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Physical Lent

Do you have a ‘bucket’ list? I don’t, but an awareness of the fact that I am going to die one day came nearer last week, when Sr Violet’s funeral took place the day before Ash Wednesday. The words often used at a funeral (ashes to ashes, dust to dust) were brought to mind at the Eucharist on the Wednesday, when we had the imposition of ashes, where the Priest puts a cross of ashes on our foreheads to mark the beginning of Lent. A remembrance that we are dust, to dust we shall return, a call that we should turn away from sin and follow Christ. To mark the beginning of Lent this way is to commit ourselves to this season of prayer and penitence, of preparation for Holy Week and Easter; to commit ourselves anew to following our God.

To start Lent with an awareness of our own mortality can actually be quite helpful; our following of God should be based on the fact that God is God, and we are not, something it is easy to forget, but that facing our own deaths can remind us of quite forcibly. It could also, I think, remind us that we are part of this world; that we are part of the earth, and indeed after our deaths will return to the earth. That however much we divorce ourselves from creation, that however much we pretend we are not part of the animal kingdom (we are, after all, mammals), that however much we see ourselves as ‘better’ than the rest of the planet, we are part of it, we are made from the same stuff as it – that’s why we can live on it! The problem with religion is that it can so often lead to an emphasis on ‘are you going to heaven when you die?’ that we think of ourselves as mainly spiritual beings, and forget our own physicality, however often we might be reminded of it.

But we are physical beings; we are part of creation, not set apart from it; the physical ceremony of ashing can be a reminder of that, a reminder that our faith should be rooted in the everyday, in our own physicality, our own mortality, as much as it should in the spiritual. That’s not to say that we are not spiritual beings: it is both/and not either/or – and, I suspect, our spiritual lives work much better if we are in tune with our physical lives. It is also true that to be aware of the fact that we shall die one day can be helpful, if only to encourage humility. What we do, how we live is temporary; there will be those who come after us who will build on our foundations, or tear apart what we have done and re-work it for a different age; that what we are and what we do are not for our own grandeur but for God’s glory.

Maybe that’s a good place to start Lent: how much of what we do is for God’s glory and how much for our own grandeur? Are we seeking to build lasting temples to ourselves, or are we seeking to glorify God? The answer may well be a bit of both; the other prime reminder that should come with our own part in our planet is the fact that we get things wrong, we make mistakes, we are sinners. That we seek to glorify God, but end up glorifying ourselves. To continue into Lent, it is so easy to see this as a negative season, to see God as standing in judgement over our many wrongdoings, condemning us, and Lent is the time when we try to persuade God that we are worthy of love after all – look at how much I gave up! Yet that would be to miss the point: we don’t have to persuade God to forgive us, for God is there, full of mercy and compassion, longing to forgive us, just waiting for us to turn and start on the road home, when, as in the parable of the prodigal son, we will be looking at our feet saying ‘Lord, have mercy on me’ and we will find God encompassing us in a huge hug and yelling that the party starts.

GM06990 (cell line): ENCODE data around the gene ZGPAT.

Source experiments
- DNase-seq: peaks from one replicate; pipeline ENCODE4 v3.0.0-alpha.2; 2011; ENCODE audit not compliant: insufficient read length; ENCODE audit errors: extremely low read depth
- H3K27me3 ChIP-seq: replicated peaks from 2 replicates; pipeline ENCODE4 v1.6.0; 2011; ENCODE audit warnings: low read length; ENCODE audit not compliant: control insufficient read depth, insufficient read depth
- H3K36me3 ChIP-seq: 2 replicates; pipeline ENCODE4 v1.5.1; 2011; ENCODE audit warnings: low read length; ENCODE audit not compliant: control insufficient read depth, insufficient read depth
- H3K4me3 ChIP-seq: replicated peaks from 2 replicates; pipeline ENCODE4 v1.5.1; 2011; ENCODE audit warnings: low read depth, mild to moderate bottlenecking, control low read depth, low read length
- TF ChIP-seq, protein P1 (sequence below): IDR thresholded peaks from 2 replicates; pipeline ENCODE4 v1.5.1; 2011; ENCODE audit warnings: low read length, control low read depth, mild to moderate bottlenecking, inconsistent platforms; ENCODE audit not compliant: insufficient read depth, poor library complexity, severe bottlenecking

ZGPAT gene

Lent is, can be, a part of that turning towards home: even if we are lifelong followers along the way, there will always be a need for turning. Lent can be a time when we try to see what comes between us and the love of God, to let it go, and allow God’s overwhelming, compassionate love to fill us more fully, and to flow from us to others. We will not know how well we do this; we are not meant to know, for it is not us, but God. That sense of our own mortality can persuade us that we need to open our lives to God fully NOW, not in ten years’ time; it can persuade us that our following of Jesus should be rooted in the here and now, in the practical problems of our time, as much as in our own spirituality. We are physical beings and however much our deaths may lead us to a closer union with God, right now we can only access God’s love as part of creation; for God’s love is not some airy-fairy love, but a real physical love; for Jesus needed to die, to rise again, to bring us to new life, new love.

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